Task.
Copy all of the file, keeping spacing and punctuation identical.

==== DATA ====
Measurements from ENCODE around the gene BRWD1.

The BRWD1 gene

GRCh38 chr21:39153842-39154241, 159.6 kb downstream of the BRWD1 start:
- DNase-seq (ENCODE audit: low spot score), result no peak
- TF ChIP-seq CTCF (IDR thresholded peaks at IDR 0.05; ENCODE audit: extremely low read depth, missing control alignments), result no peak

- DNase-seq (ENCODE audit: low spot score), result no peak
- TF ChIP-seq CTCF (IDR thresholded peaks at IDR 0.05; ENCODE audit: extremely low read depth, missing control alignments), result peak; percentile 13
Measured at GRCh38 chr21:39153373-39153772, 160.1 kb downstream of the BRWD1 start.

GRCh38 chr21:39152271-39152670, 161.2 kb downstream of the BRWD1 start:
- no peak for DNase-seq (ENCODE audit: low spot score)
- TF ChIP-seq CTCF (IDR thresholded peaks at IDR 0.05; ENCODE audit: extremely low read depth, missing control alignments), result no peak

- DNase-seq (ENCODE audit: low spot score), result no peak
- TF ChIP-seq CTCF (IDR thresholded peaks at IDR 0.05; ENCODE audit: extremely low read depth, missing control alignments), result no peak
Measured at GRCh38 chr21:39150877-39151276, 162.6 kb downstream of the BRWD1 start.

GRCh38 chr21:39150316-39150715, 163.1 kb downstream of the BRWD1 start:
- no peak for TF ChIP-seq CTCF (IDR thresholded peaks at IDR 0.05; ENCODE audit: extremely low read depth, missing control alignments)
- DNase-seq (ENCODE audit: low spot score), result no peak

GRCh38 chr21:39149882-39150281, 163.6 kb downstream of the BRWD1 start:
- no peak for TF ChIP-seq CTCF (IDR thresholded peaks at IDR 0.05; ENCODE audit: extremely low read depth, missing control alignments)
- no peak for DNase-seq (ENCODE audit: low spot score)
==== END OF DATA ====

Measurements from ENCODE around the gene BRWD1.

The BRWD1 gene

GRCh38 chr21:39153842-39154241, 159.6 kb downstream of the BRWD1 start:
- DNase-seq (ENCODE audit: low spot score), result no peak
- TF ChIP-seq CTCF (IDR thresholded peaks at IDR 0.05; ENCODE audit: extremely low read depth, missing control alignments), result no peak

- DNase-seq (ENCODE audit: low spot score), result no peak
- TF ChIP-seq CTCF (IDR thresholded peaks at IDR 0.05; ENCODE audit: extremely low read depth, missing control alignments), result peak; percentile 13
Measured at GRCh38 chr21:39153373-39153772, 160.1 kb downstream of the BRWD1 start.

GRCh38 chr21:39152271-39152670, 161.2 kb downstream of the BRWD1 start:
- no peak for DNase-seq (ENCODE audit: low spot score)
- TF ChIP-seq CTCF (IDR thresholded peaks at IDR 0.05; ENCODE audit: extremely low read depth, missing control alignments), result no peak

- DNase-seq (ENCODE audit: low spot score), result no peak
- TF ChIP-seq CTCF (IDR thresholded peaks at IDR 0.05; ENCODE audit: extremely low read depth, missing control alignments), result no peak
Measured at GRCh38 chr21:39150877-39151276, 162.6 kb downstream of the BRWD1 start.

GRCh38 chr21:39150316-39150715, 163.1 kb downstream of the BRWD1 start:
- no peak for TF ChIP-seq CTCF (IDR thresholded peaks at IDR 0.05; ENCODE audit: extremely low read depth, missing control alignments)
- DNase-seq (ENCODE audit: low spot score), result no peak

GRCh38 chr21:39149882-39150281, 163.6 kb downstream of the BRWD1 start:
- no peak for TF ChIP-seq CTCF (IDR thresholded peaks at IDR 0.05; ENCODE audit: extremely low read depth, missing control alignments)
- no peak for DNase-seq (ENCODE audit: low spot score)